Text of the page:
The sand dunes of Northam Burrows are home to the water germander – found in only 2 other locations in England – and the sea stock, which only grows in a handful of other places. The dunes are so important to these and a range of other plants that they are protected as a Site of Special Scientific Interest.
However, the spread of thick vegetation in the area is threatening the survival of these rare plants.
In order to help them thrive, Torridge District Council and Natural England – the government’s conservation adviser – are to begin essential conservation work later this autumn.
Diggers will be used to carefully ‘scrape’ off a thin layer of vegetation, exposing bare sand across parts of the site in which sea stock and water germander can thrive. The growth of the more vigorous vegetation will then be held in check with the help of grazing by sheep and horses.
The fen orchid has already become extinct from the Taw-Torridge dunes, but with the help of this “intensive care” plan it is hoped that the sea stock and water germander will avoid a similar fate.
Water germander (Teucrium scordium), which looks a little like mint but smells of garlic, prefers damp open ground with no other vegetation, and will not grow under scrub. To reproduce it sends out creepers, but is fairly exacting in its requirements, and doesn’t like too many other plants nearby to compete with it. It favours the damp sand dune slacks at Northam Burrows but is being crowded out by grasses and other species. It’s only other strongholds in England are in nearby Braunton Burrows and Cambridgeshire.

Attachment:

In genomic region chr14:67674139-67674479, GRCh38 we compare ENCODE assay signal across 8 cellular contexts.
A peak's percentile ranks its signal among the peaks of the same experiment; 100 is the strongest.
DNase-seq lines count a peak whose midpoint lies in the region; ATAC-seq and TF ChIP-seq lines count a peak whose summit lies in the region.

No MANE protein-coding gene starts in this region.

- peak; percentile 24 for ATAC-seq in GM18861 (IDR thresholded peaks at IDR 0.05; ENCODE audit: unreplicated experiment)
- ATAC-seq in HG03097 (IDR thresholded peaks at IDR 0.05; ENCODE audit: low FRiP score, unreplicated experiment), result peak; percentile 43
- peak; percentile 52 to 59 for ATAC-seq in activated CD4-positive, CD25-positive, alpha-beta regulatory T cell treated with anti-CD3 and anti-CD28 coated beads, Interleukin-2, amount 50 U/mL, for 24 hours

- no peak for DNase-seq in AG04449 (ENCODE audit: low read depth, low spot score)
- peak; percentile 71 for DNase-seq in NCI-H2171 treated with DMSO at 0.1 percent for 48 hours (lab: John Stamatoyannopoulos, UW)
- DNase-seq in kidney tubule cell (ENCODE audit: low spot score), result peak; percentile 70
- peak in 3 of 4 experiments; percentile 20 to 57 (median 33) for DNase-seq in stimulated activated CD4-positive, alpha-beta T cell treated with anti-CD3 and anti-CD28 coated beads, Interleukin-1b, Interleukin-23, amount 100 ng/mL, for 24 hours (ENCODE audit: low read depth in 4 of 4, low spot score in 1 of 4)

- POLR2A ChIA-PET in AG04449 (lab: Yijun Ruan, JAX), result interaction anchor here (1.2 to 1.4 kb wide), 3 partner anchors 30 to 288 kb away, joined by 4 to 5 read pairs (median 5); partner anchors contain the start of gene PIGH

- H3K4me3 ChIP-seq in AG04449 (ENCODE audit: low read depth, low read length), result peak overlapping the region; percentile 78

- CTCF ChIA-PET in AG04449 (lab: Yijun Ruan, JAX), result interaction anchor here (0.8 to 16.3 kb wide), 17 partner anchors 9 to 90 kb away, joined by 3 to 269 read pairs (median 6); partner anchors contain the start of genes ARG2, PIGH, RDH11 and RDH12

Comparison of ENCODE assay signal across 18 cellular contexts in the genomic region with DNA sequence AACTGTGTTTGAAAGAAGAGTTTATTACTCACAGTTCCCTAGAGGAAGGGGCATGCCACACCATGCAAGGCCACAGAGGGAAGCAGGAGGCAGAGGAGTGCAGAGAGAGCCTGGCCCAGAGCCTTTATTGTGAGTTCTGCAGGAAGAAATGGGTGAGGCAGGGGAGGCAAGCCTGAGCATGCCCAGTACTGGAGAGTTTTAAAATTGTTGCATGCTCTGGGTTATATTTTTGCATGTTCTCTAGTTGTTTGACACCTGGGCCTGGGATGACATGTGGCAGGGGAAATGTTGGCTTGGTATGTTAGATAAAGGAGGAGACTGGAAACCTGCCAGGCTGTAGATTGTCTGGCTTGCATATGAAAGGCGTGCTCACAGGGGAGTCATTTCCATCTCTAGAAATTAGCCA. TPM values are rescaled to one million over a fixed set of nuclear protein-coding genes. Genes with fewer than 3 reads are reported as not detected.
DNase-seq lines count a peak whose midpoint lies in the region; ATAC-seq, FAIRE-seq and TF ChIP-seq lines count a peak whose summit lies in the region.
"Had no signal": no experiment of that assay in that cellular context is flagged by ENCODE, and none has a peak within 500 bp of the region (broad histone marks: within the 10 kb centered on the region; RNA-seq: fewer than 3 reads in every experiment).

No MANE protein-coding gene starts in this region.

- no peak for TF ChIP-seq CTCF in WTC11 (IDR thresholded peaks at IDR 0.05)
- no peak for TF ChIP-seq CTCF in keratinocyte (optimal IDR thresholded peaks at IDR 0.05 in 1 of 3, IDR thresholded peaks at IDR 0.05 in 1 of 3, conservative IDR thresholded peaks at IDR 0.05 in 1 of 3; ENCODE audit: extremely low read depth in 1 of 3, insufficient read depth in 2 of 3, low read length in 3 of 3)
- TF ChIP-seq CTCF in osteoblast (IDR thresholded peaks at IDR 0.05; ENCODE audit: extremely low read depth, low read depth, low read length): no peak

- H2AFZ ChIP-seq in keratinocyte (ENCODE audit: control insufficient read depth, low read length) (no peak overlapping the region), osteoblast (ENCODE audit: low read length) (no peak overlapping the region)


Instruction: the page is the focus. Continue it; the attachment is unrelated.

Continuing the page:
Sea stock (Matthiola sinuata), with its pale violet flowers and delightful perfume, has evolved to thrive in pure sand. It cannot tolerate dense vegetation, shade or high nutrient levels.
Justin Gillett, Natural England’s conservation adviser, said: “Northam Burrows is a superb coastal site and home to some of the rarest plants in the country. But the vegetation on the dunes is causing serious problems for these plants.
“Every single species plays an important role in the fabric of our natural environment and we can’t afford to see the water germander and the sea stock disappear from the area like the fen orchid. That’s why Natural England and Torridge District Council are keen to give them a helping hand. This work is seen as critical in reversing the decline in key species for which the site has become renowned.”
Councillor Roger Johnson, deputy leader and lead member for Northam Burrows, said: “The Burrows really is a unique environment but unless we manage it carefully some of our rarest wildlife treasures could be lost forever. I am really excited that this project will both maintain and increase the area of grazing for domesticated stock, but also add diversity to the landscape of this important site for the benefit of the public. Perhaps most importantly though it will provide the intensive care now needed to safeguard all the rare species for which the site has been famed for over a hundred years. It is great to see so many organisations both national and local come together to deliver this welcome and carefully planned package of conservation measures.”
Northam Burrows hosts no fewer than 46 nationally and locally rare, scarce and threatened plant species which give the site its distinctive characteristics. In fact, this particular combination of rarities is thought to be unique to this single site in Britain.
The conservation work is expected to take up to 2 years to complete. As well as benefitting the protected plants it will appeal to visitors by creating different areas of interest across this larger site and enhancing access. It is being funded through Higher Level Stewardship, a government scheme that provides grants to land managers and farmers to help them manage important sites for nature conservation.